Why don’t I believe in God? No, no no, why do YOU believe in God? Surely the burden of proof is on the believer. You started all this. If I came up to you and said, “Why don’t you believe I can fly?” You’d say, “Why would I?” I’d reply, “Because it’s a matter of faith.” If I then said, “Prove I can’t fly. Prove I can’t fly see, see, you can’t prove it can you?” You’d probably either walk away, call security or throw me out of the window and shout, ‘’F—ing fly then you lunatic.”

    This, is of course a spirituality issue, religion is a different matter. As an atheist, I see nothing “wrong” in believing in a god. I don’t think there is a god, but belief in him does no harm. If it helps you in any way, then that’s fine with me. It’s when belief starts infringing on other people’s rights when it worries me. I would never deny your right to believe in a god. I would just rather you didn’t kill people who believe in a different god, say. Or stone someone to death because your rulebook says their sexuality is immoral. It’s strange that anyone who believes that an all-powerful all-knowing, omniscient power responsible for everything that happens, would also want to judge and punish people for what they are. From what I can gather, pretty much the worst type of person you can be is an atheist. The first four commandments hammer this point home. There is a god, I’m him, no one else is, you’re not as good and don’t forget it. (Don’t murder anyone, doesn’t get a mention till number 6.)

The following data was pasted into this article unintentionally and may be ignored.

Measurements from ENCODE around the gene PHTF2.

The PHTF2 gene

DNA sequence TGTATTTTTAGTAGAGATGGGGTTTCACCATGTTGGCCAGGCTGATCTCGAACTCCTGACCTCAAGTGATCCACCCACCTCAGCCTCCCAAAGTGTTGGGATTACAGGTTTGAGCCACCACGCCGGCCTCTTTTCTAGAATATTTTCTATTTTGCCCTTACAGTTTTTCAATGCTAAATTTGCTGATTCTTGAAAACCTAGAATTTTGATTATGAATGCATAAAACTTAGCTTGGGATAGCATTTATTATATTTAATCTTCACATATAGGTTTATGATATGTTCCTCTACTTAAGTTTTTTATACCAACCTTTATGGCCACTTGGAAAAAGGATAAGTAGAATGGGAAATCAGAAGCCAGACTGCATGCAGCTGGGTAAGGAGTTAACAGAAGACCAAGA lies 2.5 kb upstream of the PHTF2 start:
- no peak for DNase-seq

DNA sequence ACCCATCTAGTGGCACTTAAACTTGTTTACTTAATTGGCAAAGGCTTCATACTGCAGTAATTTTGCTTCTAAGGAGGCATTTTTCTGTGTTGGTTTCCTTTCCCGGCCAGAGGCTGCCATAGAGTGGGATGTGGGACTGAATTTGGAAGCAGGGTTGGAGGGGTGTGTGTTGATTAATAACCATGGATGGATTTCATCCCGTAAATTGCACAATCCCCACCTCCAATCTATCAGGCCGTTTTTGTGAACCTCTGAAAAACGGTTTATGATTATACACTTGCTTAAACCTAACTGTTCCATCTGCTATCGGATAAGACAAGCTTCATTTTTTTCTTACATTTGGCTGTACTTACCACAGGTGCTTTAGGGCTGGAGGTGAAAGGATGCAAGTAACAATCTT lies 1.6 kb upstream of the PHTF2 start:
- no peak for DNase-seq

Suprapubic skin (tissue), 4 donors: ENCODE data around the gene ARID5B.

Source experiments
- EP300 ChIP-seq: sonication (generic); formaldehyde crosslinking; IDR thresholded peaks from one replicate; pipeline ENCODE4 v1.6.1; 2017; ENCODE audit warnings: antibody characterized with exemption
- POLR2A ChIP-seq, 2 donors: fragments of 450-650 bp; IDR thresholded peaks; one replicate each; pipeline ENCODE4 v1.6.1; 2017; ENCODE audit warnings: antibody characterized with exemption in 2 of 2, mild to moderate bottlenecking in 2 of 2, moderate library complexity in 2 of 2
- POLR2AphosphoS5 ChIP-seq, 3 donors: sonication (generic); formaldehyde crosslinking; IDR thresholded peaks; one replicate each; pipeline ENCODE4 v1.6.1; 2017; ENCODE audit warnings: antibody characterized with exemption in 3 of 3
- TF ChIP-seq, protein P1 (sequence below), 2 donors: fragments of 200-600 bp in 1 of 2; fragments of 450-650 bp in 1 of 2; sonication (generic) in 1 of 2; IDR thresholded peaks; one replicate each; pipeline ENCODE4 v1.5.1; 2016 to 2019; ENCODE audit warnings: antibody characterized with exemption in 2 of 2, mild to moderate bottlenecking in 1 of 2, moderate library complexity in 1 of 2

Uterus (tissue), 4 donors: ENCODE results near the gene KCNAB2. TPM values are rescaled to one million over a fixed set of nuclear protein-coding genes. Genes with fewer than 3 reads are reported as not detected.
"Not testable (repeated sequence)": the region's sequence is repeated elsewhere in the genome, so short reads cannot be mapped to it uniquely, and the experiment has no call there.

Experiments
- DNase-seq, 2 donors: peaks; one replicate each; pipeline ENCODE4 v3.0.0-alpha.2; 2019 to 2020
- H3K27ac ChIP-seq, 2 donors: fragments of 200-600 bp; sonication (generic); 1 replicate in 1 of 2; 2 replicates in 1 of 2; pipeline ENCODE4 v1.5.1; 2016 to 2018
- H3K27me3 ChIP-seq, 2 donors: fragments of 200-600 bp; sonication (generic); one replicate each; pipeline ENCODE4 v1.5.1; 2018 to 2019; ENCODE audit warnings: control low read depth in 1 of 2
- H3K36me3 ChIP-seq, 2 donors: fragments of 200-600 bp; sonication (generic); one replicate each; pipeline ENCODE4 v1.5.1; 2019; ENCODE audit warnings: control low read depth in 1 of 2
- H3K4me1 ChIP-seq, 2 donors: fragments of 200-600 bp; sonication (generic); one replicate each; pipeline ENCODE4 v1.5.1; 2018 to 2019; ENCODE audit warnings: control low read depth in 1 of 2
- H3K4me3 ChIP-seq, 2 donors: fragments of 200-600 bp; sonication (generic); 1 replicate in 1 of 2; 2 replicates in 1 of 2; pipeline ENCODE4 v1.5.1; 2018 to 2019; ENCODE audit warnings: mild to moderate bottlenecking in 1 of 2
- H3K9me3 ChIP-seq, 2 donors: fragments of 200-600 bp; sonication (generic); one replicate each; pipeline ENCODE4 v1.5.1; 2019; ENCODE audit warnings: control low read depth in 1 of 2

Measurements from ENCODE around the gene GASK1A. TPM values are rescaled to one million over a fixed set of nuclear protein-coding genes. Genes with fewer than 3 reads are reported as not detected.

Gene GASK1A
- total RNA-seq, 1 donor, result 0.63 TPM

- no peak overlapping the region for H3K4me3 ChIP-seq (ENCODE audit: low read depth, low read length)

When confronted with anyone who holds my lack of religious faith in such contempt, I say, “It’s the way God made me.”

    But what are atheists really being accused of?

    The dictionary definition of God is “a supernatural creator and overseer of the universe.” Included in this definition are all deities, goddesses and supernatural beings. Since the beginning of recorded history, which is defined by the invention of writing by the Sumerians around 6,000 years ago, historians have cataloged over 3700 supernatural beings, of which 2870 can be considered deities.

    So next time someone tells me they believe in God, I’ll say “Oh which one? Zeus? Hades? Jupiter? Mars? Odin? Thor? Krishna? Vishnu? Ra?…” If they say “Just God. I only believe in the one God,” I’ll point out that they are nearly as atheistic as me. I don’t believe in 2,870 gods, and they don’t believe in 2,869.